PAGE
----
Earlier this month, Canada and the European Union unveiled the Comprehensive Economic and Trade Agreement (CETA), a trade initiative designed to benefit Canadians — from individual workers and consumers to large scale corporations — by way of eliminating tariffs for Canadian goods entering the EU market and facilitating secure and preferential market access by Canadian service suppliers in the EU.

While CETA will not be in place until 2015, it will undoubtedly have widespread implications for most sectors of the Canadian economy. The EU is Canada’s second largest trading partner behind the United States, and it is believed that the trade deal will open up Canadian access to the EU’s 28-country market and $17 trillion economy.

The Honourable Ed Fast, Minister of International Trade, elaborated on the anticipated benefits of the trade agreement via news release earlier this week:

Canada will be one of the only developed countries to have preferential access to the world’s two largest markets: the European Union and the United States. The competitive edge and combined access to these markets—and their more than 800 million affluent consumers—will make Canada the envy of trading nations all over the world. It will also make Canada an even more attractive destination for investors and manufacturers, and this in turn will create thousands of new jobs and new opportunities for all Canadians.

While CETA covers the the full gamut of factors that impact international trade, of particular note in the M&A landscape is that CETA sets out rules regarding the direct investments that Canadian and EU companies may make in each other’s territories. In the context of foreign investments by EU countries coming into Canada, it is proposed that the threshold for government review be increased to C$1.5 billion, as opposed to the C$1 billion threshold applicable to other non-domestic takeovers.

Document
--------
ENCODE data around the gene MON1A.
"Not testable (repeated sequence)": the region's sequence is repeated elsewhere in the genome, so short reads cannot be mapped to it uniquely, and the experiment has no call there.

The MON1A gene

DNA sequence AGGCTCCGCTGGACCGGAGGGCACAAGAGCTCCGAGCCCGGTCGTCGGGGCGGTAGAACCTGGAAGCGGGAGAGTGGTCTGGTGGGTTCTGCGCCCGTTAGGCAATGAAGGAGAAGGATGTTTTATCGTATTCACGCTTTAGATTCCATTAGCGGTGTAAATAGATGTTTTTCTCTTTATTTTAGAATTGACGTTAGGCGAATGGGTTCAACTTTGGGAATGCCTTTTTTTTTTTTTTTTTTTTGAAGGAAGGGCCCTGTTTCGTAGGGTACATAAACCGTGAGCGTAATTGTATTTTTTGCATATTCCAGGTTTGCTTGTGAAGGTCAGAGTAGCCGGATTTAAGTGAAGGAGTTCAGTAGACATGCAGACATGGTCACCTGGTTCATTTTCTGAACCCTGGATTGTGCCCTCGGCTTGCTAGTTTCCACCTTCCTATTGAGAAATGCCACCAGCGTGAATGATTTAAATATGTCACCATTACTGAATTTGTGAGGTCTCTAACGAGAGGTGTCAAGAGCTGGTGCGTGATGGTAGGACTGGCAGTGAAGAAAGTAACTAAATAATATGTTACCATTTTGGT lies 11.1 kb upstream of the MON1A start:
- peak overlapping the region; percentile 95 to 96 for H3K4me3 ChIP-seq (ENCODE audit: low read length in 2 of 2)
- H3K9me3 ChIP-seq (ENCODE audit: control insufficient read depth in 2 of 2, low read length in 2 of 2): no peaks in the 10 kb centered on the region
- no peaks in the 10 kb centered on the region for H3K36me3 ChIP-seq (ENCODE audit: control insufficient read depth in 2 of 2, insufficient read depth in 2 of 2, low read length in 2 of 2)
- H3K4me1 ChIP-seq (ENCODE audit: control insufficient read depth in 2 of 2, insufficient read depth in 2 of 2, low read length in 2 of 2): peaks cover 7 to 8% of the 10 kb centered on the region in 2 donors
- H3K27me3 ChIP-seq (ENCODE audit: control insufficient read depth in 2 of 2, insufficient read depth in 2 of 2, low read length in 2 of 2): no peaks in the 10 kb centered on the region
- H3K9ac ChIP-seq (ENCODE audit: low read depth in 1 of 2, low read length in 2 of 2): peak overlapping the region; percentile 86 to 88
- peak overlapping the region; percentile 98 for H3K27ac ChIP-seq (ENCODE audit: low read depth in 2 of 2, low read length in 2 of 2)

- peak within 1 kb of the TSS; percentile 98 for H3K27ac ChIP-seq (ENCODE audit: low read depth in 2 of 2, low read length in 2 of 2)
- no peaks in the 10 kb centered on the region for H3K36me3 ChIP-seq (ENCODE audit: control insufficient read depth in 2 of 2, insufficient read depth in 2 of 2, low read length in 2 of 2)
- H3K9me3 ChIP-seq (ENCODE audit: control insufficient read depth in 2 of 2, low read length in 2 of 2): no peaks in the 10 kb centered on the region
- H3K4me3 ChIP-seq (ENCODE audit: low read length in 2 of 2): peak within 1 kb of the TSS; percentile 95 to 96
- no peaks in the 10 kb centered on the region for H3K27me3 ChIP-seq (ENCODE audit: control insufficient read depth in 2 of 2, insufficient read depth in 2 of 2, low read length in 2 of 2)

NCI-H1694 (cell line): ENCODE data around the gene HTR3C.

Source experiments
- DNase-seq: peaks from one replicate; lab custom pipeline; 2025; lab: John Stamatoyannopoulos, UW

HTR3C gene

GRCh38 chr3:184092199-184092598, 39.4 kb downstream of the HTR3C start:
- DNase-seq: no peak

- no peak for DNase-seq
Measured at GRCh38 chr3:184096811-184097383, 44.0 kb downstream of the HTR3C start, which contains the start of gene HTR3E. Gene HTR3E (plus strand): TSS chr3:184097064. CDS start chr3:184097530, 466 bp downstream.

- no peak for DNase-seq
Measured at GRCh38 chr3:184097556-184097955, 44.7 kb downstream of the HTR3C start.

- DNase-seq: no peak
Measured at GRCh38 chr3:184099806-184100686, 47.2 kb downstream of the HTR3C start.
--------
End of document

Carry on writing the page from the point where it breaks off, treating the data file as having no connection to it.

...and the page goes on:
The CETA Action Plan and Overview projects that taking measures such as increasing the governmental review threshold will promote Canada as a place to invest: revising the EU foreign investment criteria will eliminate much of the red tape that would otherwise be faced by EU investors who are prepared to make a significant financial investment in Canada, thereby making it easier for Canadian companies to attract foreign suitors.

This view was reinforced in recent article in Bloomberg Businessweek. According to Bloomberg data, raising the threshold to C$1.5 billion will remove approximately 212 Canadian-based publicly traded companies from the government’s automatic review list. Certainly, fewer entry barriers and less red tape for foreign investors will be good for business in Canadian M&A.